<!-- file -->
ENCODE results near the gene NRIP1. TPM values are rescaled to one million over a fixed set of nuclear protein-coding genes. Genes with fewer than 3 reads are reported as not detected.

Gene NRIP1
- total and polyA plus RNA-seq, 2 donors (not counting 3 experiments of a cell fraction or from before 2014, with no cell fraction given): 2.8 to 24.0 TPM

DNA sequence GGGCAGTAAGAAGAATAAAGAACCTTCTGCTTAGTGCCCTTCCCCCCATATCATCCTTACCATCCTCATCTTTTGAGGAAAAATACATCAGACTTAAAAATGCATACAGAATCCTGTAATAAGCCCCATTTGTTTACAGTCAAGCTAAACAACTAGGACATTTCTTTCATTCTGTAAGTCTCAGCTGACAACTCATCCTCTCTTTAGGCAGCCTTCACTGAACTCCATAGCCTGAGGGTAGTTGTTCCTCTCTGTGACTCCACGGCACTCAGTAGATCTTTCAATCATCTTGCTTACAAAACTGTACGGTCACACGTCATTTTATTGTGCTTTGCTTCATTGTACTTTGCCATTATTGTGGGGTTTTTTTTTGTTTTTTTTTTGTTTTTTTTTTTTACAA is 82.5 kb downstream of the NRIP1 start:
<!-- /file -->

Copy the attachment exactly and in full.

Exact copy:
ENCODE results near the gene NRIP1. TPM values are rescaled to one million over a fixed set of nuclear protein-coding genes. Genes with fewer than 3 reads are reported as not detected.

Gene NRIP1
- total and polyA plus RNA-seq, 2 donors (not counting 3 experiments of a cell fraction or from before 2014, with no cell fraction given): 2.8 to 24.0 TPM

DNA sequence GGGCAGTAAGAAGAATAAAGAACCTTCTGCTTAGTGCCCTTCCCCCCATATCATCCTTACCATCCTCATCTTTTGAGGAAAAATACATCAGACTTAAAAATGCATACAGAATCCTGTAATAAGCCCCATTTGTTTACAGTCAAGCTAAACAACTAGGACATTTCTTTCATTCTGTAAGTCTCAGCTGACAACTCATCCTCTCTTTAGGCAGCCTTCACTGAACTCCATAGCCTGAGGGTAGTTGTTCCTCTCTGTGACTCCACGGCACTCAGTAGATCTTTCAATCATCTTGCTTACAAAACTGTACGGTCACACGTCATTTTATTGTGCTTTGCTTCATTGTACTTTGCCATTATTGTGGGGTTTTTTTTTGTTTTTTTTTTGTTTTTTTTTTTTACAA is 82.5 kb downstream of the NRIP1 start: